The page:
(a and b) The anatomic splenic flexure (SF) is deflected medially and posteriorly, occupying the position of the "empty" renal fossa. (Reproduced from Meyers.2)

Fig. 9—52. Colonic malposition in left renal agenesis.

(a and b) The anatomic splenic flexure (SF) is deflected medially and posteriorly, occupying the position of the "empty" renal fossa. (Reproduced from Meyers.2)

Fig. 9—53. Crossed renal ectopia with intestinal malposition.

CT demonstrates crossed fused renal ectopia on the right with colon and small bowel loops occupying the "empty" renal fossa on the left. Renal fascia is identifiable on the right (arrowheads) but not on the left.

Bochdalek Fossa

Fig. 9—54. Colonic malposition in left renal agenesis.

Excretory urogram. In this child, the anatomic splenic flexure (SF) occupies the "empty" renal fossa. There is compensatory hypertrophy of the right kidney. (Reproduced from Meyers. )

Fig. 9—54. Colonic malposition in left renal agenesis.

Excretory urogram. In this child, the anatomic splenic flexure (SF) occupies the "empty" renal fossa. There is compensatory hypertrophy of the right kidney. (Reproduced from Meyers. )

Herniated Colon

Fig. 9—55. Intrathoracic colonic herniation.

(a) Lateral view of barium enema study shows large intrathoracic herniation of the transverse colon through the foramen of Bochdalek.

(b) There is also marked medial malposition of the distal transverse colon and anatomic splenic flexure into the area of the left renal bed. These changes are secondary to associated agenesis of the left kidney. (Reproduced from Meyers et al.16)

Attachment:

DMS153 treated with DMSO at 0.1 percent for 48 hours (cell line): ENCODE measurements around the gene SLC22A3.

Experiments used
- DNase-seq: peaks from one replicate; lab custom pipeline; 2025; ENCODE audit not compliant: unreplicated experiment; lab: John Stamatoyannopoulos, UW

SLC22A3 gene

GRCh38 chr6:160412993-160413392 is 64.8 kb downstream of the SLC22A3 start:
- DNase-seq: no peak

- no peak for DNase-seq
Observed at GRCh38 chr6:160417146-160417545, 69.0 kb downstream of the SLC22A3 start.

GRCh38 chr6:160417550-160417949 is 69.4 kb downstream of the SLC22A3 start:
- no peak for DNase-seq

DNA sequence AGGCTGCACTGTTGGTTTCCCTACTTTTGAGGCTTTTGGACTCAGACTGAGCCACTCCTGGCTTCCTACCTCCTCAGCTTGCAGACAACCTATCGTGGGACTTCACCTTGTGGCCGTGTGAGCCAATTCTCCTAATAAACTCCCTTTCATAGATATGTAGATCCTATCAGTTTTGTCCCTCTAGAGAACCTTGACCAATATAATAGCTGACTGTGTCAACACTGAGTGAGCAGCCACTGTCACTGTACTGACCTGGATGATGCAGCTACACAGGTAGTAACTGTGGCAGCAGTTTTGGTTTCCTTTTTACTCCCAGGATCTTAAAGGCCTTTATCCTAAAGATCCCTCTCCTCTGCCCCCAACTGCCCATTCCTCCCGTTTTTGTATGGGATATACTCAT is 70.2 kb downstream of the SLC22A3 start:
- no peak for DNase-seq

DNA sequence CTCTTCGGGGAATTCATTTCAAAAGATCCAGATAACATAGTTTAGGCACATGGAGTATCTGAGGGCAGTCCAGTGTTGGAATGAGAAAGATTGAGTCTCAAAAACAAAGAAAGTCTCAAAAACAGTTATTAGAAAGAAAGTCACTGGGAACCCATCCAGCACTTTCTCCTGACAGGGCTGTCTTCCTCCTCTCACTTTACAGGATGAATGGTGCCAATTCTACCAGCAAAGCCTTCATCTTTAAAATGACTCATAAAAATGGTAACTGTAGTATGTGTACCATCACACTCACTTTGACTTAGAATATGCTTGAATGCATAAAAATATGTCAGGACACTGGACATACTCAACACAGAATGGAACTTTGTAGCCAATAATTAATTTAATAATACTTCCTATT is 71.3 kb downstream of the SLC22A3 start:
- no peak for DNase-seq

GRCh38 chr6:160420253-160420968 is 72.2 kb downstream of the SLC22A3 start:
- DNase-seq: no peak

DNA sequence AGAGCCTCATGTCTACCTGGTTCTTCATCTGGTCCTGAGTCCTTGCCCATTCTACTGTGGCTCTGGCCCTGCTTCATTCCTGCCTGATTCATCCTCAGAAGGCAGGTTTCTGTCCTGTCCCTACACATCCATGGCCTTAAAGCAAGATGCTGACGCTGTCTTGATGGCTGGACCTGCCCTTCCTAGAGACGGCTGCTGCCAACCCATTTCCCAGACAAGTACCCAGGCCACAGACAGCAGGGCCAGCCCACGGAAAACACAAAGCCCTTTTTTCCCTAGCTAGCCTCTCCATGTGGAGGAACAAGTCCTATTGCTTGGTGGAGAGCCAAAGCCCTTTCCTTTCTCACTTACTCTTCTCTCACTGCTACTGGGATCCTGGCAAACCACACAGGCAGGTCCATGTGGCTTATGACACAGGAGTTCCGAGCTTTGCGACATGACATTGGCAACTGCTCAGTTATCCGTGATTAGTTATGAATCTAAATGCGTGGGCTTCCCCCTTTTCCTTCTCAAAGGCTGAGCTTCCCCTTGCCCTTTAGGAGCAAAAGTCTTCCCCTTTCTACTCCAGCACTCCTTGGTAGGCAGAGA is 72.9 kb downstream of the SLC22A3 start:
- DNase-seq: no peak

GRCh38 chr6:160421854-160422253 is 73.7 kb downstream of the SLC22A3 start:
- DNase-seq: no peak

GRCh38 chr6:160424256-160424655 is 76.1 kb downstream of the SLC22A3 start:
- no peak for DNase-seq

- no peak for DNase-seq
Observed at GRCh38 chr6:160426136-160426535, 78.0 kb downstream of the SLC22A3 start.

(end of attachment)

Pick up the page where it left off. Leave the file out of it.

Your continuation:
Picture Soft Tissure Colon

Fig. 9—56. Torsion of wandering spleen.

(a) Plain film shows a large central soft-tissue mass displacing bowel loops (arrows).

(b) Barium enema study demonstrates marked medial angulation and malposition of the anatomic splenic flexure (SF). This is produced by traction from the twisted splenic pedicle.

Picture Soft Tissure Colon

Fig. 9—57. Torsion of wandering spleen.

Barium enema study demonstrates sharply angulated medial malposition of the anatomic splenic flexure (SF), produced by traction from an elongated and twisted splenic pedicle. The enlarged congested spleen is indicated by the soft-tissue mass in the lower abdomen displacing the descending and sigmoid colon.

Picture Soft Tissure Colon

Fig. 9—58. Malposition of the colon following right nephrectomy.

The hepatic flexure is deviated into the "empty" renal fossa.

Fig. 9—58. Malposition of the colon following right nephrectomy.

The hepatic flexure is deviated into the "empty" renal fossa.

Wondering Spleen

Fig. 9—59. Malposition of the colon following left nephrectomy.

In two different cases, the angulated splenic flexure occupies the area of the renal fossa.

Fig. 9—59. Malposition of the colon following left nephrectomy.

In two different cases, the angulated splenic flexure occupies the area of the renal fossa.

4

Bowel may be a conspicuous component of lumbar hernias secondary to postoperative flank incisions.41 (Fig. 9-63).

Essentials of Human Physiology

Essentials of Human Physiology